It sounds as if you've really tried a lot of methods to solve the problem. I've had patients that "shared" their drug of choice with their pets before, and I've never seen the result you're describing. Which is not to say that it can't be the cause, since all dogs are individuals, but I'm skeptical that the single, 5 day period would be the sole cause of her behavior problem, especially since marijuana tends to have a calming rather than excitative effect. I do wonder if something happened over the long term with her prior to her experience with that family.

The combination of seeking rough play and yet being frightened is unusual and I think this is where a certified behaviorist will be helpful.

Some dogs do benefit from valerian or bach flower remedies. We usually expect small changes (such as you might see with Benedryl) rather than huge effects, but it's worth a try. I don't like to leave dogs on them in the long term because we don't always know all the ingredients (because they are not FDA regulated) and we don't know what kind of stress they place on the liver over time.
Customer: replied 3 years ago.

Thank you for replying back. We have selected a behaviorist to try. I spent most of the last four nights watching her and tried a new response last night that may help. We believe that the experience with the drug and rough play (even perhaps an effort to make her a mean big dog) at one house was then compounded by punishment for bad behavior (she had not previously had) confused her terribly. We have to change the time we feed her to before 5 pm, acknowledge her but not play with her in any way. When she becomes insistent and aggressive we put her outside, trying to leave the door open so she is still part of the family, but unable to get to us to hurt us. She becomes very destructive to property, which I hope is more of a puppy tantrum. If I sit out with her, but ignore her, she plays with her toys and barks at sounds in the dark. Eventually she gives up on getting me to play and I can go inside. She continues to be active until much later, and only slightly destructive. If we interact to feed her or anyone plays with her at all in the evening, the manic is much worse.

Thank you for the comfort about the drug, it is the same response I've gotten from other sources we have consulted. It is possible that the drug (if not laced with anything else) probably heightened the feeling and emotion of the experience of abuse. She might have even gotten beaten for eating a stash and that relates to her eating fear.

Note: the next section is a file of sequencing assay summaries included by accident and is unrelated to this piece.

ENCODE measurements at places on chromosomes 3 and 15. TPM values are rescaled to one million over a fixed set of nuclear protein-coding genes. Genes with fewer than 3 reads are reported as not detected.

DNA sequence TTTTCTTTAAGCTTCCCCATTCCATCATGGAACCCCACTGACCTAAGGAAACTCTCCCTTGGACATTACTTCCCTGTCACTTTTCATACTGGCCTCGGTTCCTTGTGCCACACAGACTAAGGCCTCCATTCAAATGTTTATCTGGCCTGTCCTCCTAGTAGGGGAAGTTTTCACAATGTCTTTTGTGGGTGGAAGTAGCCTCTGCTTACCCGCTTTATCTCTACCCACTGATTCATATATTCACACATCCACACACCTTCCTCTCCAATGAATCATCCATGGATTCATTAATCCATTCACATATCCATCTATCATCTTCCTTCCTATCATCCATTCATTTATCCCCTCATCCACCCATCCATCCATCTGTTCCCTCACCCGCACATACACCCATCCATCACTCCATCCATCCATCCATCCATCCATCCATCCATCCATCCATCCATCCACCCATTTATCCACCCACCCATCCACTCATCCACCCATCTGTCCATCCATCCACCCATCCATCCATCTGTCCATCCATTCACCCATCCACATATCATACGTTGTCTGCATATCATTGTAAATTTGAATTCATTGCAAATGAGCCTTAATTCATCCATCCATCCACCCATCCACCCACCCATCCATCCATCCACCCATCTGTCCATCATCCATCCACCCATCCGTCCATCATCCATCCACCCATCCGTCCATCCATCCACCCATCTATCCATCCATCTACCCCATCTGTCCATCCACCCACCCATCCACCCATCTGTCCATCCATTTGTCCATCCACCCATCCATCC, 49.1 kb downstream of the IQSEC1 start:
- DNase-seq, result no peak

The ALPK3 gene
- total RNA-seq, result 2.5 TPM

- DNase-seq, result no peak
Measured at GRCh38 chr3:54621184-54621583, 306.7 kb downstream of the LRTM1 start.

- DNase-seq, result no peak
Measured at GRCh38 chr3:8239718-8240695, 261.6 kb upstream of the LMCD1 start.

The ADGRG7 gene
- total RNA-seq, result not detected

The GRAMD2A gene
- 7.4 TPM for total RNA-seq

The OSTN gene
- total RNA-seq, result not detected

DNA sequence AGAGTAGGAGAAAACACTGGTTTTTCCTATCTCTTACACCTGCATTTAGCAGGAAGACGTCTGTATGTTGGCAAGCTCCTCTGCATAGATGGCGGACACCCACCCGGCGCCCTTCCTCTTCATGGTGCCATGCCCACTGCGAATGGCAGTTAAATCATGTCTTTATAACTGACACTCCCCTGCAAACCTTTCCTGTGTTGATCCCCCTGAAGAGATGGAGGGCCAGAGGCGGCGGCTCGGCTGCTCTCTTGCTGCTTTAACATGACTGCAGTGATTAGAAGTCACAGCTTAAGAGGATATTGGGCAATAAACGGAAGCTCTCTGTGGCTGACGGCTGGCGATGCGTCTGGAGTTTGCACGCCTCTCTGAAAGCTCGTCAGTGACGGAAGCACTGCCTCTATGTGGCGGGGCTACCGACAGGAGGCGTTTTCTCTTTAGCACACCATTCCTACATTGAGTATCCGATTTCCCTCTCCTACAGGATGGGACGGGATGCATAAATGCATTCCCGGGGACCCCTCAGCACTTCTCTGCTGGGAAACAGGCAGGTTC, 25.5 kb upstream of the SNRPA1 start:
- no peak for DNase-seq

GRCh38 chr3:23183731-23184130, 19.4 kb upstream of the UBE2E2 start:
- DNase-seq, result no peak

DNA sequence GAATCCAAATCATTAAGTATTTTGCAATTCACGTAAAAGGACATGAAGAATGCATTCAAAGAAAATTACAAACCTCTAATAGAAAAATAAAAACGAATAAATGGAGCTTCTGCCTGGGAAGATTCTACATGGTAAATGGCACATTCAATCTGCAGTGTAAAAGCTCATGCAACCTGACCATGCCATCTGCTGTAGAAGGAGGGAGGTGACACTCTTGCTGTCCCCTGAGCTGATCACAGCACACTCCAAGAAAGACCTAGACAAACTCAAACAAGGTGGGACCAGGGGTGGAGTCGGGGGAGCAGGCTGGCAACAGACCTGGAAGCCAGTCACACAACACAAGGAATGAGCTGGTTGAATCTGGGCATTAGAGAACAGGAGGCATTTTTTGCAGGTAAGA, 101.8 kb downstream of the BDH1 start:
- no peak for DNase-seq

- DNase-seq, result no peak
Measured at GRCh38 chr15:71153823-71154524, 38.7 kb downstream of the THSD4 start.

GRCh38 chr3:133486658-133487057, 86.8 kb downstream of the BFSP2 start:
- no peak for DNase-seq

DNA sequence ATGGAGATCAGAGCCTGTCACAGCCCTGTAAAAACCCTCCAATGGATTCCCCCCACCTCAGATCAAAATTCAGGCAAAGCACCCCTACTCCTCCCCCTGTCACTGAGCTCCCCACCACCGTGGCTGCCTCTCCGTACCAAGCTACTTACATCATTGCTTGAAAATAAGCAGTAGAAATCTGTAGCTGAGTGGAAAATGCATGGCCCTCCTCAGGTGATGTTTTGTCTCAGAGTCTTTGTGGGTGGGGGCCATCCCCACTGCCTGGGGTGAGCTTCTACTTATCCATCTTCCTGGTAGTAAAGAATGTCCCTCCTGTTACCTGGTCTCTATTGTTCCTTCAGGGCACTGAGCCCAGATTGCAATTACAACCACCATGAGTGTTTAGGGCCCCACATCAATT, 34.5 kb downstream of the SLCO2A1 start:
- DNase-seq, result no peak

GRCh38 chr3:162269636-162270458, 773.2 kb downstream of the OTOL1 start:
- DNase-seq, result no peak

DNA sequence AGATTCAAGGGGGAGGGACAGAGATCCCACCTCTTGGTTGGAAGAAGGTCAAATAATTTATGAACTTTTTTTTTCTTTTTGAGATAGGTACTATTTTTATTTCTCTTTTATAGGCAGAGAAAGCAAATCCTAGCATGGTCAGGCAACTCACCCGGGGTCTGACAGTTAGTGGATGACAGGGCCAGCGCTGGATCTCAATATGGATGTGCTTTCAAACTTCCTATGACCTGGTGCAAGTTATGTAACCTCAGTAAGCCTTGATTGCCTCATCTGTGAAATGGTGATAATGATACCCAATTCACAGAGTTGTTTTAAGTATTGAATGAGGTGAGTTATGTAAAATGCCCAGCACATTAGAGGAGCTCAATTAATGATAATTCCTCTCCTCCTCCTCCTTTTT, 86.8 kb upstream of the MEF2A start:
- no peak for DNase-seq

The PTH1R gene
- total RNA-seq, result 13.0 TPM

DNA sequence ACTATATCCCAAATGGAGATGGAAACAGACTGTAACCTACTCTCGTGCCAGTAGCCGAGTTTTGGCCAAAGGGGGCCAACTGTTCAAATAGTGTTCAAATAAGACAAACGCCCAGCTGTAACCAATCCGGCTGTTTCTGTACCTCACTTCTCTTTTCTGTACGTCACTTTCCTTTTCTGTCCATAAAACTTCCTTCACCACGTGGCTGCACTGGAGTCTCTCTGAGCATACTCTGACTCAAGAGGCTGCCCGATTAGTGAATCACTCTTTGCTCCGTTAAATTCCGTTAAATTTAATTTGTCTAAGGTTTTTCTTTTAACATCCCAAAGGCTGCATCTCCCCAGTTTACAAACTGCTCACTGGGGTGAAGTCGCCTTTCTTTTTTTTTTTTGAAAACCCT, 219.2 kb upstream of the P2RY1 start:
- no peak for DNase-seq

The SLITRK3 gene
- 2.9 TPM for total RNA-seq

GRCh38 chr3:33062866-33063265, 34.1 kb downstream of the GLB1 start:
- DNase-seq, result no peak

I'm anxious to see what the behaviorist can do.

Thanks again.

You are welcome. I wish I had a more complete answer for you, but your case is quite complex, with multiple interacting issues. I do agree that not engaging her in her destructive behavior is important. I do think she will greatly benefit from structure and learning manners as your .behaviorist helps you move through these issues.
Dr. Taus and other Veterinary Specialists are ready to help you
Hi Barbara,

I'm just following up on our conversation about Esme. How is everything going?

Dr. Taus
Customer: replied 3 years ago.

Up and down. We gave her a new pad to lay on knowing she would destroy it, but what surprised us was how she bundled it up and frantically "humped" it for a long time. Never saw a female do that and she showed aggression to it at the same time...totally destroying it. The behaviorist meets with us today, Monday. We are all anxious to get her input. We made some good changes: no direct play, little rubbing (primarily petting limited to three strokes at a time), no squeaky toys, and learning some of her dominant gestures. We talked with friends that train hunting dogs and got some ideas that seem to be helping. I now can see the male behavior is part of her manic stage. You have any ideas. She was spayed about 5 months ago.


Often, humping behavior in dogs has little or nothing to do with sexuality-- it's a dominant behavior, and it does sound like it's an extension of her other behavioral problems. It's actually not uncommon for females to do this.

I'm very glad you are getting a behaviorist involved, as her case sounds more complicated than average.